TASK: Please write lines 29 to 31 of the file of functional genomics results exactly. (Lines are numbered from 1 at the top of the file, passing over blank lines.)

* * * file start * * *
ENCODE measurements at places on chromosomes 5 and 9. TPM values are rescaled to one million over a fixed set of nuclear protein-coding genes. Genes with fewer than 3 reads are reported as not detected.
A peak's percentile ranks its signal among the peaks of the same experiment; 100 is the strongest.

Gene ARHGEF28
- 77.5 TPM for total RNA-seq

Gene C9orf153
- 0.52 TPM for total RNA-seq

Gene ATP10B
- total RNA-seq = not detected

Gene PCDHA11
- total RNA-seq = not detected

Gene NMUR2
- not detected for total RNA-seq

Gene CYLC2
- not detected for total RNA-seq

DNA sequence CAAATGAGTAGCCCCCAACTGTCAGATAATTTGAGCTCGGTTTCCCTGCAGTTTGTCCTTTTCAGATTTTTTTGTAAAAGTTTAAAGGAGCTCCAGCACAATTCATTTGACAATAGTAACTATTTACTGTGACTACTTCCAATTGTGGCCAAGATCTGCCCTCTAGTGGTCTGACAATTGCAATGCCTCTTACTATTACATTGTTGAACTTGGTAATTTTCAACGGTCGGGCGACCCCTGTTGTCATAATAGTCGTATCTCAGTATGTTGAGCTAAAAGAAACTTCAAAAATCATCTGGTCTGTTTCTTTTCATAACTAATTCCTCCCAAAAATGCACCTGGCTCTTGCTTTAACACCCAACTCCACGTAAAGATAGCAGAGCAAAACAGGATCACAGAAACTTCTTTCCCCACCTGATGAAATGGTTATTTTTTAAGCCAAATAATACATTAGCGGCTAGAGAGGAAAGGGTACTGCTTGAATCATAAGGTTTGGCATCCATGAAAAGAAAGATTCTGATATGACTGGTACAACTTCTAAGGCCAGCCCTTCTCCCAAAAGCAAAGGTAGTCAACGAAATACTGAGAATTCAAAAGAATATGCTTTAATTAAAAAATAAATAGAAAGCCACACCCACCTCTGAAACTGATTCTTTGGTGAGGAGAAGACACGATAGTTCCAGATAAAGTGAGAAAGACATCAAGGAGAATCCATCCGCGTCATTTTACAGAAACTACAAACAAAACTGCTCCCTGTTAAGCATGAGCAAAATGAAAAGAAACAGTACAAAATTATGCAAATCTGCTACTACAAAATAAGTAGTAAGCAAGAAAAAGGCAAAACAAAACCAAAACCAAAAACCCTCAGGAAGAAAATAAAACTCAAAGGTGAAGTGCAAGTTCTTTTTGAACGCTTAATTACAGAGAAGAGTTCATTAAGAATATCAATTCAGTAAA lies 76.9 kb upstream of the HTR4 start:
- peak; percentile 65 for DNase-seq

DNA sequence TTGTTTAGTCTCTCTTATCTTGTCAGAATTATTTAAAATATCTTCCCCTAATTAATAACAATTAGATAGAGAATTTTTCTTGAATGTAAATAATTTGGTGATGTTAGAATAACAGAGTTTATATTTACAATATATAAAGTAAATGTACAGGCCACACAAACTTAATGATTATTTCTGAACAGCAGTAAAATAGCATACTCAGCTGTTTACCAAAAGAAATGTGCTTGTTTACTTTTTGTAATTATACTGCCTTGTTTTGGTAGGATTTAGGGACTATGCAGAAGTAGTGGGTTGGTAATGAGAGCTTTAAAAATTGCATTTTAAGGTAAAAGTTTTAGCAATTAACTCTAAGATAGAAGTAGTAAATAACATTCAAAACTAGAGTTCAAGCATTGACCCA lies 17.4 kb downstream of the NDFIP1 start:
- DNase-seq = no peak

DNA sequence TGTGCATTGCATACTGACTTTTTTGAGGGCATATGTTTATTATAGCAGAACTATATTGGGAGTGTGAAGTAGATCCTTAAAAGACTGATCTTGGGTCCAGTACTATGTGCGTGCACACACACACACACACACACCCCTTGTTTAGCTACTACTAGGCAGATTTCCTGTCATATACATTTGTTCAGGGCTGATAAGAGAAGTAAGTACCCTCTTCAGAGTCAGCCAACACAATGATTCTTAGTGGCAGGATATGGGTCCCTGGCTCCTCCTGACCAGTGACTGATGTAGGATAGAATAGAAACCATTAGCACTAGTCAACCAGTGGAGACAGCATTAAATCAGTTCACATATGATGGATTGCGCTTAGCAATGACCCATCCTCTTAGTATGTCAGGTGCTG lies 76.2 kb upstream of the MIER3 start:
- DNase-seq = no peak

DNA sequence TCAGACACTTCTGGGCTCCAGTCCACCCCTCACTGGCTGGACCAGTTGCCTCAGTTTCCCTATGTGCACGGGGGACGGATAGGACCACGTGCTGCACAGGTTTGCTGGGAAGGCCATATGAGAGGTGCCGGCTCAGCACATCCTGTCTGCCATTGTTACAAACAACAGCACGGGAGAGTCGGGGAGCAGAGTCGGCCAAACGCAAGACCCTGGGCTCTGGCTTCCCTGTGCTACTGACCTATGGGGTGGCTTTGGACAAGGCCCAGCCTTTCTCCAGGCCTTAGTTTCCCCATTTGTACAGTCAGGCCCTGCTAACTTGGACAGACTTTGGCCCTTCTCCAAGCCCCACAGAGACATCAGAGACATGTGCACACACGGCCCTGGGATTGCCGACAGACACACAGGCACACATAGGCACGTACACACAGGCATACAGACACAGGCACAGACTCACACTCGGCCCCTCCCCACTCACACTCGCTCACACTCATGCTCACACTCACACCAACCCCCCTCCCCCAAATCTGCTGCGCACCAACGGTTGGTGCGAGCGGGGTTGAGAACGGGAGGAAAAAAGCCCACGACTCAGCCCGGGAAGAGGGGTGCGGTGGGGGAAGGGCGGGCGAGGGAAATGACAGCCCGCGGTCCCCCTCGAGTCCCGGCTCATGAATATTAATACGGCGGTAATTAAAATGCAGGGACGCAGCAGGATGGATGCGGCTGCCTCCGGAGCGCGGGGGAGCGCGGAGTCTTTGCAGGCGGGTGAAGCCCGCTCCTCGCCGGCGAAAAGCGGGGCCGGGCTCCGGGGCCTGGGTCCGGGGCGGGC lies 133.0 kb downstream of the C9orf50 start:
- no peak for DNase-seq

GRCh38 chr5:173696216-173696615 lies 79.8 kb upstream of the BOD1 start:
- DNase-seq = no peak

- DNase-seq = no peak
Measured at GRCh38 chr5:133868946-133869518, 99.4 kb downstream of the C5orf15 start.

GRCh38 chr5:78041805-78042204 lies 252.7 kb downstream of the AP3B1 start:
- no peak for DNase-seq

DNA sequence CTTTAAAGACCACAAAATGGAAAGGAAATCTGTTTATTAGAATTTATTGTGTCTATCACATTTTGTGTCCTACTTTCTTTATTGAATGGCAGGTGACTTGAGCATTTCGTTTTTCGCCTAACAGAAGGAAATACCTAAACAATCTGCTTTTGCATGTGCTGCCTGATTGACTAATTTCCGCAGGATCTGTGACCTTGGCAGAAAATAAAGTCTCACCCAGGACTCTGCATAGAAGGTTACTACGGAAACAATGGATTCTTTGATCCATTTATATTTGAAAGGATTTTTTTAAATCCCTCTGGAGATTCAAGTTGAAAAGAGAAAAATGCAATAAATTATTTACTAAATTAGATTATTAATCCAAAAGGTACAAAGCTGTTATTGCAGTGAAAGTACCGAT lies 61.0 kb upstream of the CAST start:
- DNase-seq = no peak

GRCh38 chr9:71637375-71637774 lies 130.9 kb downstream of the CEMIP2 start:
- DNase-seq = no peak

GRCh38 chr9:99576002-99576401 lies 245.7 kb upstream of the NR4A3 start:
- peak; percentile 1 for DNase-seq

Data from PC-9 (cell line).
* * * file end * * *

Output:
DNA sequence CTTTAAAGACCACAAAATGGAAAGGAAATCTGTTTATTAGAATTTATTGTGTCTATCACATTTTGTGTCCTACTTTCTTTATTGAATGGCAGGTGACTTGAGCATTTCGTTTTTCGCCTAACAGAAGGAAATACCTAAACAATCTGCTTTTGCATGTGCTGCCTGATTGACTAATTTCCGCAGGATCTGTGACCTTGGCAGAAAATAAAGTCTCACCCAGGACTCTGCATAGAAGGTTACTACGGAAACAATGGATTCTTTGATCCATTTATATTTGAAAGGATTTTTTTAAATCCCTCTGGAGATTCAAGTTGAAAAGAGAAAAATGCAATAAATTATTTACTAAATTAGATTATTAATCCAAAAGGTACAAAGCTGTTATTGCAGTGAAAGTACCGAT lies 61.0 kb upstream of the CAST start:
- DNase-seq = no peak

GRCh38 chr9:71637375-71637774 lies 130.9 kb downstream of the CEMIP2 start: